New York, N.Y.
As the U. S. focuses on growth and innovation to stimulate the economy and ensure long-term competitiveness, we can debate the best use of resources to meet these goals. But let’s at least agree that science, technology, engineering, and mathematics (STEM) related jobs are essential to America’s global competitiveness. Issues concerning recruitment and retention of the STEM workforce have begun to take center stage, as we grapple with a decline in the number of students pursuing degrees in these fields.
In June, The Sloan Center on Aging & Work issued the Talent Pressures and Aging Workforce report, which identified several concerns in the manufacturing industry. These include the ability to recruit competent job applicants, the low skill levels of new employees, and how to transfer knowledge from experienced to less-experienced employees.
I’ve met with many engineering leaders over the past decade. In that time, I’ve observed how they work and discussed their challenges and successes. Not surprisingly, some of the hurdles they face are the same issues identified in the report. When I ask engineers about their top go-to resources for knowledge and information, I frequently hear that they most often turn to their colleagues down the hall for answers and advice. This is not a practical or sustainable option as experienced engineers retire.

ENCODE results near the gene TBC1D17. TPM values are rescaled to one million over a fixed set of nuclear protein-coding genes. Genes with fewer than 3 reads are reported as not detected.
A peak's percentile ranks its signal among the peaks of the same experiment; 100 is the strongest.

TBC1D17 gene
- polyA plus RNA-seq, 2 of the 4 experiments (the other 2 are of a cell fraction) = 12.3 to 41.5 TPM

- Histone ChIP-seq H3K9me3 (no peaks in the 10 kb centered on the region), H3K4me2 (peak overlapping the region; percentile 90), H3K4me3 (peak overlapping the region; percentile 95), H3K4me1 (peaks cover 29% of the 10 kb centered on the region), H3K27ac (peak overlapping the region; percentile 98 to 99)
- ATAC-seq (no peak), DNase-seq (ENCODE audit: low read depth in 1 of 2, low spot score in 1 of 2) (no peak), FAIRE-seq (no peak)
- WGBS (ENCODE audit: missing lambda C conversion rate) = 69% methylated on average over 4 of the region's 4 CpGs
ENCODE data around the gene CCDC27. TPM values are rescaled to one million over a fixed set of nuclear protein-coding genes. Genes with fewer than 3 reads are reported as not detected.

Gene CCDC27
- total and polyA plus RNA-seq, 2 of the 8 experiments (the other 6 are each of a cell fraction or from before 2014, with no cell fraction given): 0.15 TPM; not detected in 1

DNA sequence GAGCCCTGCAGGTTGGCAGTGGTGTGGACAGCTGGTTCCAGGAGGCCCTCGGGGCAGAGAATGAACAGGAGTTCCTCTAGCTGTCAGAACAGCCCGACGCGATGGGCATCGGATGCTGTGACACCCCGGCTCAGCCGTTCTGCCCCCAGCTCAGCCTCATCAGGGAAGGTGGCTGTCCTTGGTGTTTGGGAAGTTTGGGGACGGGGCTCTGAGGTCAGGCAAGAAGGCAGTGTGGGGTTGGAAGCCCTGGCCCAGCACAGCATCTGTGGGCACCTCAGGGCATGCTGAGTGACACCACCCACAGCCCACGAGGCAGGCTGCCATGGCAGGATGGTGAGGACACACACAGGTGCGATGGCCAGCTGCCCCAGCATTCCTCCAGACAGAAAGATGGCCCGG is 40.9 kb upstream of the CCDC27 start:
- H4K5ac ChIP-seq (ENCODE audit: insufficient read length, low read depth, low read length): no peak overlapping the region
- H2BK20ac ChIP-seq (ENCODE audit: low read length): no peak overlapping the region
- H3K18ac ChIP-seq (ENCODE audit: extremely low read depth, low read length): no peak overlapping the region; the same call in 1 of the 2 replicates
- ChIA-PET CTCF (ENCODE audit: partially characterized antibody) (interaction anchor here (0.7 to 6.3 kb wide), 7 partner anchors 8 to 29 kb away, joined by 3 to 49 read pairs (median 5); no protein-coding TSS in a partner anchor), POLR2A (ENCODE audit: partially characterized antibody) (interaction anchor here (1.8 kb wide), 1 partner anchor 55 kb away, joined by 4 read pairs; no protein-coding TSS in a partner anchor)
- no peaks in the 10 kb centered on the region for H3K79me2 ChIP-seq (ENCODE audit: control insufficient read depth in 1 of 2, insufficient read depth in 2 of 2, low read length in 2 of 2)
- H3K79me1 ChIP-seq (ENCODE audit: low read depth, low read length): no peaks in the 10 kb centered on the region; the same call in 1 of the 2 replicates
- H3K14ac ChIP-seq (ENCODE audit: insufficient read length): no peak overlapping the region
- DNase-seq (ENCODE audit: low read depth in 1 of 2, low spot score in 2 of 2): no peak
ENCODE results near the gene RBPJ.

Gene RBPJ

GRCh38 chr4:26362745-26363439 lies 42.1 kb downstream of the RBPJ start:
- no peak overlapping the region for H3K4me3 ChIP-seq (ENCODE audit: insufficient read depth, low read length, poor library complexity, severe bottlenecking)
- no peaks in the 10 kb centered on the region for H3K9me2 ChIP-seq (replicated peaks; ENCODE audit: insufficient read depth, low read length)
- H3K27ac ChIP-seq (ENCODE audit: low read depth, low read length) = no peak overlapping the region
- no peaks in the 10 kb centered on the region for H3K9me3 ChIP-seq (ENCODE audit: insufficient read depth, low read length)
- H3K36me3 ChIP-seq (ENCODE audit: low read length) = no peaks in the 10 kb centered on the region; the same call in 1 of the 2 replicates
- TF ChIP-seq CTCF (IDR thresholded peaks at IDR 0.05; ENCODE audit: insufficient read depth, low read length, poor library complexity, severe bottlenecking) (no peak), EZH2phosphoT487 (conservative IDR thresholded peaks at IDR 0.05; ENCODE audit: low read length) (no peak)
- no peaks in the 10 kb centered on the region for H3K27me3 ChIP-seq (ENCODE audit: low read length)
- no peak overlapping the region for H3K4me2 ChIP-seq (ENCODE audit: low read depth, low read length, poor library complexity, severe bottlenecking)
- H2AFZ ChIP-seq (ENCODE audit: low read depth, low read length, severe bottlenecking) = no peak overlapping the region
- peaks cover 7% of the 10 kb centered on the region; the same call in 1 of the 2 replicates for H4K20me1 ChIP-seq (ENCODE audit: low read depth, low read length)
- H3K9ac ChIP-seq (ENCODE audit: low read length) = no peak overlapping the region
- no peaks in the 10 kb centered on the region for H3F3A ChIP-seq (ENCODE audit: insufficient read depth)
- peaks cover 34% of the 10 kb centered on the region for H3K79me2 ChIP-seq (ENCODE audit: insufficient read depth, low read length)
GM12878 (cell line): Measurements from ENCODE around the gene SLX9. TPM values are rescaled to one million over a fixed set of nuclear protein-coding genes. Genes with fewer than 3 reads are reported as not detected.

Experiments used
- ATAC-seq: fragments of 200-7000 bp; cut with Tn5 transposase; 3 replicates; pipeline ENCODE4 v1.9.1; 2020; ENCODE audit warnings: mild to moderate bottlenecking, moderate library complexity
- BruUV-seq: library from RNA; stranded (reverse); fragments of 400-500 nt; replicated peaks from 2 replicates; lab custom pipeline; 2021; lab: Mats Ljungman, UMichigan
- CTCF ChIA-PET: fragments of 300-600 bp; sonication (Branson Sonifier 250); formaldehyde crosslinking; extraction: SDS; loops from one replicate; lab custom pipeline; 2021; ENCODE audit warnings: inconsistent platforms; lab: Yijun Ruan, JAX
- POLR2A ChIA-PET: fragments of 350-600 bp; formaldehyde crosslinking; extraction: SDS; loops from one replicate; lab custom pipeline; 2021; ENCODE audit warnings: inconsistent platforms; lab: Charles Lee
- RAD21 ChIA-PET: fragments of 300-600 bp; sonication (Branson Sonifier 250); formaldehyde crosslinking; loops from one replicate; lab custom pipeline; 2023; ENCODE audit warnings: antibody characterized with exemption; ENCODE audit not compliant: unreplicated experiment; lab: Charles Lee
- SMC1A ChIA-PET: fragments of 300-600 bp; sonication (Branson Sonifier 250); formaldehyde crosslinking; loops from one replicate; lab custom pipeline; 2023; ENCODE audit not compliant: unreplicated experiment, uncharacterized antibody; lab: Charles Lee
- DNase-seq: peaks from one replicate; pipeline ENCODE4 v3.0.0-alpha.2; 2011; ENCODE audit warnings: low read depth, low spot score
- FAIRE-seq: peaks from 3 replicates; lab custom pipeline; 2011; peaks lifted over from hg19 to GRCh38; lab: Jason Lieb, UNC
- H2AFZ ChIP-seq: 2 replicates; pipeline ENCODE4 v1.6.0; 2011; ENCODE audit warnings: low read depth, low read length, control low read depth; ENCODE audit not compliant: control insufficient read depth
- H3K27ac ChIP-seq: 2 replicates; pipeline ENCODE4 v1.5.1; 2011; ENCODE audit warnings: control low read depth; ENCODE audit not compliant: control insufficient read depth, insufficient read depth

When it comes to STEM, companies need to document the work experience and know-how of baby boomers before they begin to retire. Employers also should invest in resources that help engineers in the early stages of their careers ramp up quickly and make them more productive. To do this, recent hires need access to tools and mentors to help them develop their own expertise.
Knovel, a Web-based application, is one such tool. It supplies engineers and engineering students with reliable online technical references, interactive data, and access to information they can easily incorporate into their workflow. Engineers frequently tap Knovel to find answers to technical questions, particularly during product development and design. During this period of innovation, it helps them learn faster, increase productivity, and potentially avoid costly mistakes. Providing handy access to trusted content can speed the innovation process and supplement the expertise of seasoned engineers.
People are an essential asset, and now is the time for companies to double down on long-term investments in the next generation of the STEM workforce. It might be sponsoring scholarships for engineers, donating to STEM programs, or documenting best practices and know-how before boomers retire. For technology-focused companies, it’s making sure engineers have the resources and tools they need to be productive and to learn quickly. Investing in such programs and technology encourages learning, fuels collaboration, and arms engineers with the insight necessary to compete in a demanding global market.
Knovel (www.knovel.com) offers a Web-based application integrating technical information with analytical and search tools. Subscribers worldwide include 70 Fortune 500 companies and more than 300 leading universities.